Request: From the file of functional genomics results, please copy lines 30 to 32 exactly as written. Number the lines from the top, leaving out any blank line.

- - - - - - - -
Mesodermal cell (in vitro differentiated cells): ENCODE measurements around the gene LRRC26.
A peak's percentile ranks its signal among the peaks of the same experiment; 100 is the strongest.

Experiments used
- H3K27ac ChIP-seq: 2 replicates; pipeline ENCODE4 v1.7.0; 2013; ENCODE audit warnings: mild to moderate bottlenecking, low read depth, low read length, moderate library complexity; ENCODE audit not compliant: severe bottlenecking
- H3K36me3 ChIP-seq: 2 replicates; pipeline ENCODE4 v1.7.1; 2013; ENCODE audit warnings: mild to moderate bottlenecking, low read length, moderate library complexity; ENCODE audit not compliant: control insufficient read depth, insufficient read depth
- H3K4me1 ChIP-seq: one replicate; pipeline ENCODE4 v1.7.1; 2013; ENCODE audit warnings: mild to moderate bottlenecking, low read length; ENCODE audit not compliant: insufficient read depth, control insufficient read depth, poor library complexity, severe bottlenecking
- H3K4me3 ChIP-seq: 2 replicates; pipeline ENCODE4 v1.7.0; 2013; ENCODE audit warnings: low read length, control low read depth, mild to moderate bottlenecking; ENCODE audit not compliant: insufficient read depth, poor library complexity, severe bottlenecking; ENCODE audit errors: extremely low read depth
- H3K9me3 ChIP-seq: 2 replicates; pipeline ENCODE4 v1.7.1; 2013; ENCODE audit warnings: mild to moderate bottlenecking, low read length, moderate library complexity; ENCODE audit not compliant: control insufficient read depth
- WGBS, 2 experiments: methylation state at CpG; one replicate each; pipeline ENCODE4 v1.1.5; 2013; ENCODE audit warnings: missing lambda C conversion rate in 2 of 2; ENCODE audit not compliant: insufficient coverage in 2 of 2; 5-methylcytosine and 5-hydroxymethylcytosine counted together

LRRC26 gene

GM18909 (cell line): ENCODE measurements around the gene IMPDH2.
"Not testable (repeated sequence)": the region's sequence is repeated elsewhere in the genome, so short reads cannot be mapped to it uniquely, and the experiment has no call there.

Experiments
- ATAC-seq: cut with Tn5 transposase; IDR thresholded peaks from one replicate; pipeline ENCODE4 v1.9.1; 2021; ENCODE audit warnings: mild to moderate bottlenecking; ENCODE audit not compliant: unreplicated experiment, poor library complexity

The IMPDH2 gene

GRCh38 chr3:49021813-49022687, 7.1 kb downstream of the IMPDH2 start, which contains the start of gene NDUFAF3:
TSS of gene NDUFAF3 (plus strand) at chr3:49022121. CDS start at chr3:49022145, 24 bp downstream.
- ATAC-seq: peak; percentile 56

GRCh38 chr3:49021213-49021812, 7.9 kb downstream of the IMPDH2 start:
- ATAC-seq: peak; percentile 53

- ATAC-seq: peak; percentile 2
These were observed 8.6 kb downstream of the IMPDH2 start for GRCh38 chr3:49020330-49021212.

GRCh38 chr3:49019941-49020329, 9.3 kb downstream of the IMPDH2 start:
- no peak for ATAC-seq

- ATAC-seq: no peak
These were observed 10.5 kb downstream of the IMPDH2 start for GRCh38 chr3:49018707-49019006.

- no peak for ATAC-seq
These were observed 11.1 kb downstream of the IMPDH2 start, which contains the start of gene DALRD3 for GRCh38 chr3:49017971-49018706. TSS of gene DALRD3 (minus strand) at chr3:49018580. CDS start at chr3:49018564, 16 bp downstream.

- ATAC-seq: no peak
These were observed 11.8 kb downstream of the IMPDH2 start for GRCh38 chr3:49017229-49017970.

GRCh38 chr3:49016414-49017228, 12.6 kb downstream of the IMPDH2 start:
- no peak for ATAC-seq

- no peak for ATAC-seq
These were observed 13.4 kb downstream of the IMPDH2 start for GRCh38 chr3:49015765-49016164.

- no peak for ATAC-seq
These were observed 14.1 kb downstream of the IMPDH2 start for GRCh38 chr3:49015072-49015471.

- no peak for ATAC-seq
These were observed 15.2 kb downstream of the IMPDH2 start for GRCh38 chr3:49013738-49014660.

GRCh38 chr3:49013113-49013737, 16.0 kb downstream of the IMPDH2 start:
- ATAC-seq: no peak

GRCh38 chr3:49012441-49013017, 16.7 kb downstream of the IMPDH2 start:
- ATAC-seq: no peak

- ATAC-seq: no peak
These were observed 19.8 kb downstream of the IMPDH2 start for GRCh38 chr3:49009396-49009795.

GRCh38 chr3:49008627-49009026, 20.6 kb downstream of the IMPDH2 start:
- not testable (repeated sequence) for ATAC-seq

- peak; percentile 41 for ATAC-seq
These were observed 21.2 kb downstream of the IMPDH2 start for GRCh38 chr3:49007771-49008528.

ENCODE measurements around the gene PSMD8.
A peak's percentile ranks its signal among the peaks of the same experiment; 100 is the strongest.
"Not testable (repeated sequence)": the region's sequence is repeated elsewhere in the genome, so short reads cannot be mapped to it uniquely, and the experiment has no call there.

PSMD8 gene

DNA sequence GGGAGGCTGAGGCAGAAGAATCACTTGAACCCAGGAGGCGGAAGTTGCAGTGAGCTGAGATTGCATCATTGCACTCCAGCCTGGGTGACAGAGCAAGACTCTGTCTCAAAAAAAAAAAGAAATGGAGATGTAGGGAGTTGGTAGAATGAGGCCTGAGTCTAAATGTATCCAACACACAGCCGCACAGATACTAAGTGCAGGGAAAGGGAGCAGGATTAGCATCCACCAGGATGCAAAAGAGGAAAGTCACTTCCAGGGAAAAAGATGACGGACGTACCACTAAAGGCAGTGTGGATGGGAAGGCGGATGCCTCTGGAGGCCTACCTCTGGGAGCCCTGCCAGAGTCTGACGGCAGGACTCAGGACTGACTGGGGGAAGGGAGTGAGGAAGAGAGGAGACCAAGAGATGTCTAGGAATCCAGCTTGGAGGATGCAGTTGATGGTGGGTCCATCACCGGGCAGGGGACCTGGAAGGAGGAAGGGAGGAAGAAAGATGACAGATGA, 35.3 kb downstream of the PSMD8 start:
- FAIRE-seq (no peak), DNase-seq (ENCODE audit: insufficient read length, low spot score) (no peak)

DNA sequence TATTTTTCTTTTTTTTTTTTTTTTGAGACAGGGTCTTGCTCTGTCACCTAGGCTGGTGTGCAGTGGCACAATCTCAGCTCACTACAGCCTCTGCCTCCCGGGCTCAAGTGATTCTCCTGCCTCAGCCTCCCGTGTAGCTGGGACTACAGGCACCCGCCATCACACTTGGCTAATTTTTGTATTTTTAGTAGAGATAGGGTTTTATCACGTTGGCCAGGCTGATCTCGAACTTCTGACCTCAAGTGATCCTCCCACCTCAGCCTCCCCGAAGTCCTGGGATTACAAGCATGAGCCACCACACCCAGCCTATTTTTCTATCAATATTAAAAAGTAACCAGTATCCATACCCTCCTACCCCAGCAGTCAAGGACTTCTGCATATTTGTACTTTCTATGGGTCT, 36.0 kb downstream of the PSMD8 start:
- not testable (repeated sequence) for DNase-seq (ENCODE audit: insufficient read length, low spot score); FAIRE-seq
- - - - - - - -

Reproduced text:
These were observed 11.8 kb downstream of the IMPDH2 start for GRCh38 chr3:49017229-49017970.

GRCh38 chr3:49016414-49017228, 12.6 kb downstream of the IMPDH2 start:
- no peak for ATAC-seq